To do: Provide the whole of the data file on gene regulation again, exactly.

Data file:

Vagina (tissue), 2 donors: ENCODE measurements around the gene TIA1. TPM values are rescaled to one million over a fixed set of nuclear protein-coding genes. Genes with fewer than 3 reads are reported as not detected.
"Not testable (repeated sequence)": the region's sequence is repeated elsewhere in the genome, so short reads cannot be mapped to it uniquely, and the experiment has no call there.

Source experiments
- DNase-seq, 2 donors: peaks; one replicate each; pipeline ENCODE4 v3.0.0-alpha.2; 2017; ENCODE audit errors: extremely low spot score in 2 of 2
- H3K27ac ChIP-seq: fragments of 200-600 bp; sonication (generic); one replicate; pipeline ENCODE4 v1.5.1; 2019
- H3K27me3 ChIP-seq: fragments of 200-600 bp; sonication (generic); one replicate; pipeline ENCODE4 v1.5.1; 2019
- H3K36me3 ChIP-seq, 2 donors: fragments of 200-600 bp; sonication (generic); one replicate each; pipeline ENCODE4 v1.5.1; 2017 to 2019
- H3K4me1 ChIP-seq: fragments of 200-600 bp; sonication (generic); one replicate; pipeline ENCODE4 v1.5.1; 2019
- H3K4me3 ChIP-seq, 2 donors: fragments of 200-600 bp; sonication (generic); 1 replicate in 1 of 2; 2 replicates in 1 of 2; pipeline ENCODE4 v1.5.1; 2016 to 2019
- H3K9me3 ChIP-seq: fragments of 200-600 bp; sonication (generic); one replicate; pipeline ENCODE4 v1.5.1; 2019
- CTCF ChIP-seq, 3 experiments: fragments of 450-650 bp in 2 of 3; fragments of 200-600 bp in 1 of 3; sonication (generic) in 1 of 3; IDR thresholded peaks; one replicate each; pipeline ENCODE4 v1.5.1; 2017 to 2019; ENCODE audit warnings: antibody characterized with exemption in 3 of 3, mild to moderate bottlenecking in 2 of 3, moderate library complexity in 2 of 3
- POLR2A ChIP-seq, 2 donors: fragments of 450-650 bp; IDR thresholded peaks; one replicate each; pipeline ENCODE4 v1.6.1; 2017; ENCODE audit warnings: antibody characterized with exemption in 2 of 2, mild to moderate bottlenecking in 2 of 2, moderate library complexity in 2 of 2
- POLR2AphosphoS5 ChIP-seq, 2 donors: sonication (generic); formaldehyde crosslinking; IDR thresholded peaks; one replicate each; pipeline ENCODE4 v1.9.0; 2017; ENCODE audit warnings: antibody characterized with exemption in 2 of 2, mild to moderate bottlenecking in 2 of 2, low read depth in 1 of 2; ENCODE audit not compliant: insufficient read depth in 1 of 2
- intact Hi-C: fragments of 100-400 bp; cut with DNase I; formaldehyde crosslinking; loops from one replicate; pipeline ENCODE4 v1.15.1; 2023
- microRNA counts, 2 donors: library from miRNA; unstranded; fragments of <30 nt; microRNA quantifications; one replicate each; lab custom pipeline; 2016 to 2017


Vagina (tissue), 2 donors: ENCODE measurements around the gene TIA1. TPM values are rescaled to one million over a fixed set of nuclear protein-coding genes. Genes with fewer than 3 reads are reported as not detected.
"Not testable (repeated sequence)": the region's sequence is repeated elsewhere in the genome, so short reads cannot be mapped to it uniquely, and the experiment has no call there.

Source experiments
- DNase-seq, 2 donors: peaks; one replicate each; pipeline ENCODE4 v3.0.0-alpha.2; 2017; ENCODE audit errors: extremely low spot score in 2 of 2
- H3K27ac ChIP-seq: fragments of 200-600 bp; sonication (generic); one replicate; pipeline ENCODE4 v1.5.1; 2019
- H3K27me3 ChIP-seq: fragments of 200-600 bp; sonication (generic); one replicate; pipeline ENCODE4 v1.5.1; 2019
- H3K36me3 ChIP-seq, 2 donors: fragments of 200-600 bp; sonication (generic); one replicate each; pipeline ENCODE4 v1.5.1; 2017 to 2019
- H3K4me1 ChIP-seq: fragments of 200-600 bp; sonication (generic); one replicate; pipeline ENCODE4 v1.5.1; 2019
- H3K4me3 ChIP-seq, 2 donors: fragments of 200-600 bp; sonication (generic); 1 replicate in 1 of 2; 2 replicates in 1 of 2; pipeline ENCODE4 v1.5.1; 2016 to 2019
- H3K9me3 ChIP-seq: fragments of 200-600 bp; sonication (generic); one replicate; pipeline ENCODE4 v1.5.1; 2019
- CTCF ChIP-seq, 3 experiments: fragments of 450-650 bp in 2 of 3; fragments of 200-600 bp in 1 of 3; sonication (generic) in 1 of 3; IDR thresholded peaks; one replicate each; pipeline ENCODE4 v1.5.1; 2017 to 2019; ENCODE audit warnings: antibody characterized with exemption in 3 of 3, mild to moderate bottlenecking in 2 of 3, moderate library complexity in 2 of 3
- POLR2A ChIP-seq, 2 donors: fragments of 450-650 bp; IDR thresholded peaks; one replicate each; pipeline ENCODE4 v1.6.1; 2017; ENCODE audit warnings: antibody characterized with exemption in 2 of 2, mild to moderate bottlenecking in 2 of 2, moderate library complexity in 2 of 2
- POLR2AphosphoS5 ChIP-seq, 2 donors: sonication (generic); formaldehyde crosslinking; IDR thresholded peaks; one replicate each; pipeline ENCODE4 v1.9.0; 2017; ENCODE audit warnings: antibody characterized with exemption in 2 of 2, mild to moderate bottlenecking in 2 of 2, low read depth in 1 of 2; ENCODE audit not compliant: insufficient read depth in 1 of 2
- intact Hi-C: fragments of 100-400 bp; cut with DNase I; formaldehyde crosslinking; loops from one replicate; pipeline ENCODE4 v1.15.1; 2023
- microRNA counts, 2 donors: library from miRNA; unstranded; fragments of <30 nt; microRNA quantifications; one replicate each; lab custom pipeline; 2016 to 2017